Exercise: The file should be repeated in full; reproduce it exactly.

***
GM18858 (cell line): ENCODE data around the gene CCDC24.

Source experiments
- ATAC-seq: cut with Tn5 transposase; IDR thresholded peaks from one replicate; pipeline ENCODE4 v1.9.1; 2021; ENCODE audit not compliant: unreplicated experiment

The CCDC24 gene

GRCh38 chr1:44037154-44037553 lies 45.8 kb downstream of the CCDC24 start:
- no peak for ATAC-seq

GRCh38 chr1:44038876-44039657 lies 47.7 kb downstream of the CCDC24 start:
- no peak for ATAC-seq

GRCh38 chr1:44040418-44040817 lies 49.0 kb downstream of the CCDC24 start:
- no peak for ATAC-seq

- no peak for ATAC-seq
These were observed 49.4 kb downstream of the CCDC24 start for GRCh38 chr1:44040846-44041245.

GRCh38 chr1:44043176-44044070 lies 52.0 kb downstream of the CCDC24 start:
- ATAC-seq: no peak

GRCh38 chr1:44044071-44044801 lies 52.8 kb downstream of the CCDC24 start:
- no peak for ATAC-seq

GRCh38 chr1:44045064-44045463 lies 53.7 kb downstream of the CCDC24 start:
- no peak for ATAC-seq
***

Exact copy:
GM18858 (cell line): ENCODE data around the gene CCDC24.

Source experiments
- ATAC-seq: cut with Tn5 transposase; IDR thresholded peaks from one replicate; pipeline ENCODE4 v1.9.1; 2021; ENCODE audit not compliant: unreplicated experiment

The CCDC24 gene

GRCh38 chr1:44037154-44037553 lies 45.8 kb downstream of the CCDC24 start:
- no peak for ATAC-seq

GRCh38 chr1:44038876-44039657 lies 47.7 kb downstream of the CCDC24 start:
- no peak for ATAC-seq

GRCh38 chr1:44040418-44040817 lies 49.0 kb downstream of the CCDC24 start:
- no peak for ATAC-seq

- no peak for ATAC-seq
These were observed 49.4 kb downstream of the CCDC24 start for GRCh38 chr1:44040846-44041245.

GRCh38 chr1:44043176-44044070 lies 52.0 kb downstream of the CCDC24 start:
- ATAC-seq: no peak

GRCh38 chr1:44044071-44044801 lies 52.8 kb downstream of the CCDC24 start:
- no peak for ATAC-seq

GRCh38 chr1:44045064-44045463 lies 53.7 kb downstream of the CCDC24 start:
- no peak for ATAC-seq